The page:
By DIANE ALTER, Contributing Writer, Money Morning
It’s getting harder and harder to impress investors, so high-flying Facebook Inc. (Nasdaq:FB) will have it pull off an exceptional 2014 first quarter to keep shareholders hanging on to the stock.
The social media leader will report Q1 earnings Wednesday, after Wall Street’s closing bell. A conference call will follow at 5 p.m. EDT.
Having beat analysts’ expectations on both top and bottom lines (net earnings and revenue) in the last three quarters, the earnings bar has been raised for FB.
Analysts’ consensus is for Facebook to post net income of $613 million for the period ending March 31. Earnings per share (EPS) is expected to come in at $0.24, a meteoric 99% increase year over year. Revenue is projected at $2.3 billion, with Q2 2014 forward revenue guidance at $2.6 billion.
So what does all this mean for FB stock?
FB shares are up a blistering 158% over the last 12 months. But with investors’ renewed focus on value, and FB shares trading at a pricey price-to-earnings ratio of 95, Facebook will need to deliver stellar results and guidance to keep the momentum going and shareholders happy.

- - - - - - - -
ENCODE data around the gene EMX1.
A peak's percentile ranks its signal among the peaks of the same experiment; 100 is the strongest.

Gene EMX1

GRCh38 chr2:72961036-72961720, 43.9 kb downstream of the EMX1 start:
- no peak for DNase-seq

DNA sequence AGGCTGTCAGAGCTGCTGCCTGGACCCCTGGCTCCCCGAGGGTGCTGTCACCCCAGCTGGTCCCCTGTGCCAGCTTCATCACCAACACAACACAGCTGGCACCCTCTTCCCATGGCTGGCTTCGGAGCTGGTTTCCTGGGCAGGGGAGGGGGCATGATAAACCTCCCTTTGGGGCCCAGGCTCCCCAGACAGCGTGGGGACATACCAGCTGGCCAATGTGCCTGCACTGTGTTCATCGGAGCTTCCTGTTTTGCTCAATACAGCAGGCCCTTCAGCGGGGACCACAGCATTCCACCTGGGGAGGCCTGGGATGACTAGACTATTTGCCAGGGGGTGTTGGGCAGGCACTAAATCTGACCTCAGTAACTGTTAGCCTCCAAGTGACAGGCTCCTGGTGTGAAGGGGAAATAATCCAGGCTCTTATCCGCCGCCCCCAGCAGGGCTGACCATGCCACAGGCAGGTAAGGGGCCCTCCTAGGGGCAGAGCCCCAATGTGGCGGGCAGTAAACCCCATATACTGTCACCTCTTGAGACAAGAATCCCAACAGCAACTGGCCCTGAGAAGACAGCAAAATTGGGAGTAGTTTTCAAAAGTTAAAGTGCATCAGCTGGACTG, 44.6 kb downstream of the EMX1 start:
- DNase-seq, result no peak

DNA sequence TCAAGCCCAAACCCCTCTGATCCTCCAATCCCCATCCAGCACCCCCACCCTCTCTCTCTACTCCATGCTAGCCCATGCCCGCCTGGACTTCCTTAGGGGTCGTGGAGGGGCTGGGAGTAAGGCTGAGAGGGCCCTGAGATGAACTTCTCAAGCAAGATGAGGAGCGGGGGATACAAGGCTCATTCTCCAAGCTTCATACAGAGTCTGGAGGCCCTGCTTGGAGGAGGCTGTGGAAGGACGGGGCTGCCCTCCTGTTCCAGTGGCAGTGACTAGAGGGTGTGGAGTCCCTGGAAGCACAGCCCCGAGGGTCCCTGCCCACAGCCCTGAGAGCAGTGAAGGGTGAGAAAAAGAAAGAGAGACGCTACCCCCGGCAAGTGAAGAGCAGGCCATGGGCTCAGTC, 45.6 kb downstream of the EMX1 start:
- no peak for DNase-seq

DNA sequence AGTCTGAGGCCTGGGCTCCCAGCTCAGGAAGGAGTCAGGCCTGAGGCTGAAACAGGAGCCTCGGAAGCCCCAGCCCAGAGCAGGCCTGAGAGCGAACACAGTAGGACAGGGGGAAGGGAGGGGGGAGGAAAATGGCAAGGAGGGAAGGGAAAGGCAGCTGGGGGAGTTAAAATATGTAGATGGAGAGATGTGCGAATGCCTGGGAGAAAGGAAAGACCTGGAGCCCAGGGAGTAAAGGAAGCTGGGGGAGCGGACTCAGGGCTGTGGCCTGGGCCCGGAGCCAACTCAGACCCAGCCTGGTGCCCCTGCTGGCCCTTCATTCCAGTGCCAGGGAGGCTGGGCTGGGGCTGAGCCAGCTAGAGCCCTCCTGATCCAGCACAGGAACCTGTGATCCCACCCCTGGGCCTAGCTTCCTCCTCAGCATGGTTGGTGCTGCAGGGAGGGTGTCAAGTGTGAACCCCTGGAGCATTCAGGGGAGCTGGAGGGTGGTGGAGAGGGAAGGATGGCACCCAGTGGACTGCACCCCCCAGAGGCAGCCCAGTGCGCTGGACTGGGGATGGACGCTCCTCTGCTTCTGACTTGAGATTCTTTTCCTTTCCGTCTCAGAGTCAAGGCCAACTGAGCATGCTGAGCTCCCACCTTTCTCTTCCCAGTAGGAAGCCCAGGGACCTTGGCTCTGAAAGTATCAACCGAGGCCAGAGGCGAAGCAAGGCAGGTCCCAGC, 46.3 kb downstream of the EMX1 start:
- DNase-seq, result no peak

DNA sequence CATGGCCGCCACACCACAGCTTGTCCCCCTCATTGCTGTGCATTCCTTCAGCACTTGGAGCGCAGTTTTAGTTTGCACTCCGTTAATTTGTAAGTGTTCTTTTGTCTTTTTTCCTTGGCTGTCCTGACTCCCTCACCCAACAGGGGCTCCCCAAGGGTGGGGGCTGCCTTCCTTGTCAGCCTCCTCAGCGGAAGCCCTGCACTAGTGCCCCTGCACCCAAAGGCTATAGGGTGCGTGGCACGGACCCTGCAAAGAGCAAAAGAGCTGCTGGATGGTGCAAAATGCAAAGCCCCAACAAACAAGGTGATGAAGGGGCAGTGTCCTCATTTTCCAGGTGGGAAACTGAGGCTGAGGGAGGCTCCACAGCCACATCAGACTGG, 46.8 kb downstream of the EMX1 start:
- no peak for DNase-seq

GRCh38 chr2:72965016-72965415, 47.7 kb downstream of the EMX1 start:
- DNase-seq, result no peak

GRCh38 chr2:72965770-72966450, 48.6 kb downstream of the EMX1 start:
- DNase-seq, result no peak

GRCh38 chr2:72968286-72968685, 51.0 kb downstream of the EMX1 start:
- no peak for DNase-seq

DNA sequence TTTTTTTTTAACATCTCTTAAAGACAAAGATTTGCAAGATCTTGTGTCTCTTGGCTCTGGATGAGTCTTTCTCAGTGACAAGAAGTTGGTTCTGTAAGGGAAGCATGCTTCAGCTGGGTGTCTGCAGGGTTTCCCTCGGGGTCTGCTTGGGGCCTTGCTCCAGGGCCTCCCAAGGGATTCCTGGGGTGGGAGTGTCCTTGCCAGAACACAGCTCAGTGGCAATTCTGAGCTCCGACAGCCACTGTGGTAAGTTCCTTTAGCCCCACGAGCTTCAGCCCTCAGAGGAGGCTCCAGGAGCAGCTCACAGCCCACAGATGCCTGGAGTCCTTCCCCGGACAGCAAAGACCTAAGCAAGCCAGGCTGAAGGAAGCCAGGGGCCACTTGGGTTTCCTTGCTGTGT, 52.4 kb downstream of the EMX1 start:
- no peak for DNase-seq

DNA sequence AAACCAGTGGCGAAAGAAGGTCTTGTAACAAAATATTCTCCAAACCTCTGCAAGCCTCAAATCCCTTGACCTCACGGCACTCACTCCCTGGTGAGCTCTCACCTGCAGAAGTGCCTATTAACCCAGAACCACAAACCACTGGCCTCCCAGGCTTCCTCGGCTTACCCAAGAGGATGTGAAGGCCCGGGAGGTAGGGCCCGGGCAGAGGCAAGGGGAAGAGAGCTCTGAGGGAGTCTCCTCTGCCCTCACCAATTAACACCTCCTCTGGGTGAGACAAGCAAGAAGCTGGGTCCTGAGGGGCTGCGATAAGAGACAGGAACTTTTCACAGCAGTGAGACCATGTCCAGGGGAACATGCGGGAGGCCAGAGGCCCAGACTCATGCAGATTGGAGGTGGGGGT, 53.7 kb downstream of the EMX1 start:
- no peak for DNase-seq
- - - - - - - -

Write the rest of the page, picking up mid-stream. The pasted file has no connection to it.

Here’s what to look for in FB’s Q1 2014 quarter.
FB Earnings: Mobile, Member Count, and M&A Payoff
Mobile: Facebook is now a self-proclaimed mobile company, earning more than half (53%) of its total revenue from mobile ads in the prior quarter. That was up 23% from the same quarter a year ago. FB has made a number of moves to stoke mobile growth further. A just-released study from Adobe Systems showed that Facebook’s ad business continued to grow, with click-through rate and ad impressions increasing 20% and 41% respectively quarter over quarter. In February, FB unveiled Paper, a new app aimed at providing a fresh mobile-enhanced experience on Facebook. The company is also looking to move into mobile payments and is just weeks away from becoming an e-money institution in the U.K. Additionally, FB is planning a mobile ad network that will help marketers target ads on other services using its vast user base data, The Wall Street Journal reported Tuesday. The new ad network won’t increase the amount of data collected on it members, but it’s expected to increase targeted ads Facebook users see on mobile devices, boosting ad revenue. FB will likely announce the new network at its F8 conference at the end of April. Investors will be intently listening to comments on mobile growth – or any slowdown.